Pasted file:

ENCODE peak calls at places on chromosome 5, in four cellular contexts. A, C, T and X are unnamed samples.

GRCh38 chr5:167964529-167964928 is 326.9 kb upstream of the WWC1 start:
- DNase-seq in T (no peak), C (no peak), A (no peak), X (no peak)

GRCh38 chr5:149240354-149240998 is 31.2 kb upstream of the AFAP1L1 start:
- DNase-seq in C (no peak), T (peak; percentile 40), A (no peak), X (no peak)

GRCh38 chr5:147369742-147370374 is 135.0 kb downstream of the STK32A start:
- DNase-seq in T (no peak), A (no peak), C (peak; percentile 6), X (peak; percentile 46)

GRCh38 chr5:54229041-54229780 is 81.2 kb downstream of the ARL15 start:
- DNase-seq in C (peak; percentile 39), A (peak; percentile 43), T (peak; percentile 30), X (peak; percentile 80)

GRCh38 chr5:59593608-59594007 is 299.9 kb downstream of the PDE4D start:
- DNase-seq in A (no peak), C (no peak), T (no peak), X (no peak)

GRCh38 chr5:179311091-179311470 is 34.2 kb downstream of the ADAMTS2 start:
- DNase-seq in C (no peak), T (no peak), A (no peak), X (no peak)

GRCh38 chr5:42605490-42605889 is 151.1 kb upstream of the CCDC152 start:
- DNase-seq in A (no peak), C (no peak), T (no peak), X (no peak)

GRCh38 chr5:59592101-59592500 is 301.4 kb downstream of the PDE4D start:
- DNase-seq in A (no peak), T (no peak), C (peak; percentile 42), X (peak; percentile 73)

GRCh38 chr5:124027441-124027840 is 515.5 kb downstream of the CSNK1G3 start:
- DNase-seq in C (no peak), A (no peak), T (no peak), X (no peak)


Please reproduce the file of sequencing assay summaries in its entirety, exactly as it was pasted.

ENCODE peak calls at places on chromosome 5, in four cellular contexts. A, C, T and X are unnamed samples.

GRCh38 chr5:167964529-167964928 is 326.9 kb upstream of the WWC1 start:
- DNase-seq in T (no peak), C (no peak), A (no peak), X (no peak)

GRCh38 chr5:149240354-149240998 is 31.2 kb upstream of the AFAP1L1 start:
- DNase-seq in C (no peak), T (peak; percentile 40), A (no peak), X (no peak)

GRCh38 chr5:147369742-147370374 is 135.0 kb downstream of the STK32A start:
- DNase-seq in T (no peak), A (no peak), C (peak; percentile 6), X (peak; percentile 46)

GRCh38 chr5:54229041-54229780 is 81.2 kb downstream of the ARL15 start:
- DNase-seq in C (peak; percentile 39), A (peak; percentile 43), T (peak; percentile 30), X (peak; percentile 80)

GRCh38 chr5:59593608-59594007 is 299.9 kb downstream of the PDE4D start:
- DNase-seq in A (no peak), C (no peak), T (no peak), X (no peak)

GRCh38 chr5:179311091-179311470 is 34.2 kb downstream of the ADAMTS2 start:
- DNase-seq in C (no peak), T (no peak), A (no peak), X (no peak)

GRCh38 chr5:42605490-42605889 is 151.1 kb upstream of the CCDC152 start:
- DNase-seq in A (no peak), C (no peak), T (no peak), X (no peak)

GRCh38 chr5:59592101-59592500 is 301.4 kb downstream of the PDE4D start:
- DNase-seq in A (no peak), T (no peak), C (peak; percentile 42), X (peak; percentile 73)

GRCh38 chr5:124027441-124027840 is 515.5 kb downstream of the CSNK1G3 start:
- DNase-seq in C (no peak), A (no peak), T (no peak), X (no peak)